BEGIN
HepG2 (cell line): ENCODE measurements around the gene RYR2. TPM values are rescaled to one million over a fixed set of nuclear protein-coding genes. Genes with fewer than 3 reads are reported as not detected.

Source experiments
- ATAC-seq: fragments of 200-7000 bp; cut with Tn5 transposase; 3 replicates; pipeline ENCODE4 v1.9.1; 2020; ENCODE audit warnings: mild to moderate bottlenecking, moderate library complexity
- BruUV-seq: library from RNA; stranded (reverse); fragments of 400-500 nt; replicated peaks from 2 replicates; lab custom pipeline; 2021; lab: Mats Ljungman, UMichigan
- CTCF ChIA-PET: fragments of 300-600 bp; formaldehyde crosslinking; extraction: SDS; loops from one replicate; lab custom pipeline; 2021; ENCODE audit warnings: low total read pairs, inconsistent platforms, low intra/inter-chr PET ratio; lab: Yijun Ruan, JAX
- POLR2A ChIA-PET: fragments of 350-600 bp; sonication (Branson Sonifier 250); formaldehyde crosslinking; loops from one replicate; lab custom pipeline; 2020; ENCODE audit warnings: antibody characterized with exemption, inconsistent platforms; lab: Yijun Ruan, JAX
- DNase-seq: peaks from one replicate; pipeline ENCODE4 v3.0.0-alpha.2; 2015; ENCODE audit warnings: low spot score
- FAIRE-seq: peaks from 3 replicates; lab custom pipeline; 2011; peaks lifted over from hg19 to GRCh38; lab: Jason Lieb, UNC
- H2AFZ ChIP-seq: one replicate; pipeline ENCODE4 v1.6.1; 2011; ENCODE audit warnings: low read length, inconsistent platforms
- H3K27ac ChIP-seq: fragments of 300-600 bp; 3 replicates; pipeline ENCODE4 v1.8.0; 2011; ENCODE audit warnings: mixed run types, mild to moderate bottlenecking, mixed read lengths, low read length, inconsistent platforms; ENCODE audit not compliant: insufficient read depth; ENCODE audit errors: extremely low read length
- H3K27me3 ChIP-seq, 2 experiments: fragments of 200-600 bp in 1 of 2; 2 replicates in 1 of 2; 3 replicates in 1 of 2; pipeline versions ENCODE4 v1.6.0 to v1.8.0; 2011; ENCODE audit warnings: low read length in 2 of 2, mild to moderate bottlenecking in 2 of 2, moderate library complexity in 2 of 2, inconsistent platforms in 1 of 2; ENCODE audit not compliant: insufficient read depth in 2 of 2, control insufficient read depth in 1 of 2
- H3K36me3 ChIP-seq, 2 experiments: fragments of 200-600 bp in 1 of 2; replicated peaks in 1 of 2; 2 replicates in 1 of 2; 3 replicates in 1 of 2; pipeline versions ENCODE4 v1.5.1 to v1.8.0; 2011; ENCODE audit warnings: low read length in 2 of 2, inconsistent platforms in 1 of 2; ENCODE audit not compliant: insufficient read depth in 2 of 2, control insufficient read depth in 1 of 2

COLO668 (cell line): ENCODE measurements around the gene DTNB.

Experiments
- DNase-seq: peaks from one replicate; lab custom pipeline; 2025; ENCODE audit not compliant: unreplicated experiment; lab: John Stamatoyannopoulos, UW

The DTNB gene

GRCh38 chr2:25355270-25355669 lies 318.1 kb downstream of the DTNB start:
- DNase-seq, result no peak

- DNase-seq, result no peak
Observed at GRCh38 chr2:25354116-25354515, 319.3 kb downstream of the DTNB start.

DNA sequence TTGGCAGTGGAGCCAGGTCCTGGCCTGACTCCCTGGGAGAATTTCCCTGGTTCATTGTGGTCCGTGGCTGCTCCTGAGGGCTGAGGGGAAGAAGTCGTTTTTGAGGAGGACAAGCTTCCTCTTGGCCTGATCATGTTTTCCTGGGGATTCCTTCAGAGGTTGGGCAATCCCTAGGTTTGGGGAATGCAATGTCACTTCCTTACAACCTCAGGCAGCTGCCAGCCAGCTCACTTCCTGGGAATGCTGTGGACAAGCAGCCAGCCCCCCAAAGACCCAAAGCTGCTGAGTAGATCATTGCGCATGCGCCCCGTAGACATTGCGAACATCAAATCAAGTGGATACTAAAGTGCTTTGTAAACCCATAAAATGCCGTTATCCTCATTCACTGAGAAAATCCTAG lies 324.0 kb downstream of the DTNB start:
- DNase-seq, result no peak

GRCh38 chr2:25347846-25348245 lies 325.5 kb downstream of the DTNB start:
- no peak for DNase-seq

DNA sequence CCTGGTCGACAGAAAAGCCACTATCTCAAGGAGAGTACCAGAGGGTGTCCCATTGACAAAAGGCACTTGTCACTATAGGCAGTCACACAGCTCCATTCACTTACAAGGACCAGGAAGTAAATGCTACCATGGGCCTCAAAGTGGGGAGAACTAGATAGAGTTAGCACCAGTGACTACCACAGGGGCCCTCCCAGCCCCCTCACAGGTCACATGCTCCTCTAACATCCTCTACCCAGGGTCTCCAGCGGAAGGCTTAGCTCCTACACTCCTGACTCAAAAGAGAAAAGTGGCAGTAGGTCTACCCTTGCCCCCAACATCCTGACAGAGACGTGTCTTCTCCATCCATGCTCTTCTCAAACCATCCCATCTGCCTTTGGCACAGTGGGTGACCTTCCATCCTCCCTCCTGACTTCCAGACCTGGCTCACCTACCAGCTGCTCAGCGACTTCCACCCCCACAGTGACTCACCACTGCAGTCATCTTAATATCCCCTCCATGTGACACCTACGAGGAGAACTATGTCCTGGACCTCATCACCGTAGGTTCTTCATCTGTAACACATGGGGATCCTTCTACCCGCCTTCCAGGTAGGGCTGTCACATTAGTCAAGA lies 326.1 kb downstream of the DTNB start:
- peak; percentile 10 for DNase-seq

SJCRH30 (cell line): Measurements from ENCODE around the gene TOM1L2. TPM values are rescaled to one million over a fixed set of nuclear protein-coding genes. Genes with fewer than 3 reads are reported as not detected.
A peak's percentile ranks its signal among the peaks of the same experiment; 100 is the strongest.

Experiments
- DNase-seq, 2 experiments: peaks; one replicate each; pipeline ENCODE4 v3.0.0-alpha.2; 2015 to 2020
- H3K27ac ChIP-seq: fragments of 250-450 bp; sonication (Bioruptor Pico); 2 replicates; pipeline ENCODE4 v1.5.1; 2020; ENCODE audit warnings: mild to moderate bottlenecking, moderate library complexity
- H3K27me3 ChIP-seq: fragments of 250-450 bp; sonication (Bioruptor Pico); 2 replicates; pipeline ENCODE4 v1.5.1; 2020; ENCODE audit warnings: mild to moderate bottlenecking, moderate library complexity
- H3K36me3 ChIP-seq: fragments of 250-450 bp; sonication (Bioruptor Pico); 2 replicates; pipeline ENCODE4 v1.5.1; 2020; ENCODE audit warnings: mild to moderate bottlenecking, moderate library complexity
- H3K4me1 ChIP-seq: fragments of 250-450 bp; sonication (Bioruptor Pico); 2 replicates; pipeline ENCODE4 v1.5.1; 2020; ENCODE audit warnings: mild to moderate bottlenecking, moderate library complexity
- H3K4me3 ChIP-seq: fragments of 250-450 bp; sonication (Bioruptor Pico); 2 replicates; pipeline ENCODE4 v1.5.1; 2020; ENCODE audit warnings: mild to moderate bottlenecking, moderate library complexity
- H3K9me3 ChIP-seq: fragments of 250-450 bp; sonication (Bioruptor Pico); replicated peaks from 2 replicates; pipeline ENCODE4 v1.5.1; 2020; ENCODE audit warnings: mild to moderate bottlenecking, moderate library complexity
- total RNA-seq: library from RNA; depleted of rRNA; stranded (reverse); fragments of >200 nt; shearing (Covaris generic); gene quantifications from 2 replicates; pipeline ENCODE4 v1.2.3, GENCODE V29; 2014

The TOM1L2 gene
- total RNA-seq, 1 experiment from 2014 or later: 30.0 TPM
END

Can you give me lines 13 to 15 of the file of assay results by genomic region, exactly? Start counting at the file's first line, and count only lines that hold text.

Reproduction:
COLO668 (cell line): ENCODE measurements around the gene DTNB.

Experiments
- DNase-seq: peaks from one replicate; lab custom pipeline; 2025; ENCODE audit not compliant: unreplicated experiment; lab: John Stamatoyannopoulos, UW